Only material that interacts with multiple bodies inside the galaxy has the possibility of being captured.
Can you please give more details?
How can a galaxy or a star form in the first place? How can they manage to drop the energy and the rotation momemtum?
OK, the energy can be radiated to the outer space by photons and neutrinos.
But those particles are ultra-relativistic; they carry more energy than momentum.
To lose its rotation momentum, the proto-galaxy or a proto-star cloud has to kick away some of its hadron matter, does not it?
We don't know how galaxies form. But most likely they start with concentrations of gas and dark matter. Such concentrations can form because the material is dense enough to behave as a fluid, meaning that particles interact often enough that there is extensive transfer of angular momentum. This is the same thing that happens in accretion discs, from which individual stars and planetary systems form.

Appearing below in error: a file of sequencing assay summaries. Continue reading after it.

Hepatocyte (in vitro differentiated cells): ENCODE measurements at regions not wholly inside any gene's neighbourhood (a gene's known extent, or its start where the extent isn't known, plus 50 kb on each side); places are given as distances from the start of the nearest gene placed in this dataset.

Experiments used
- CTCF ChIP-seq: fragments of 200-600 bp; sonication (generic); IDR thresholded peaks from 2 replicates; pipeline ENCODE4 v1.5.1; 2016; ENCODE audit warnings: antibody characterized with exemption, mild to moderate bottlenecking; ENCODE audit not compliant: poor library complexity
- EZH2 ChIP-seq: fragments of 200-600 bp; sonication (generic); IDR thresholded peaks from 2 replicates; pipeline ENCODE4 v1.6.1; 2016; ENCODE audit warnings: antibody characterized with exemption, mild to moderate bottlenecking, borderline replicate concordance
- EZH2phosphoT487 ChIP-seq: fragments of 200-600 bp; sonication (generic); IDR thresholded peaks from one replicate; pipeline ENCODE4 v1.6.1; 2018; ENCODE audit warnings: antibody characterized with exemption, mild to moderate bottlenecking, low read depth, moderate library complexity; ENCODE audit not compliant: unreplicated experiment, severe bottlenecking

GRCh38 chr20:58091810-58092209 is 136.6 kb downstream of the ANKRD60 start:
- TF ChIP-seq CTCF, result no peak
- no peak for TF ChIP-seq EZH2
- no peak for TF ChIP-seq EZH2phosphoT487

OK, some of the momentum is transferred between different parts of the cloud and annihilated. But the total rotation momentum of a disk would stay.
Is it what's different about a star and a galaxy?
A proto-galaxy cloud collapses to a disk galaxy and remains a disk ever after. It's hard to kick away some matter for good because of the dark matter halo gravitation; so the disk keeps on rotating and can not collapse any further.
A proto-star cloud collapses to a proto-star disk and goes on to shed some rotation momentum and collapse down to a star.

They say, Look at the pair of jets from this proto-star! But the most matter kicked away must be in the plane of the proto-star disk; it's just more diffused and less dusty, hence hard to see.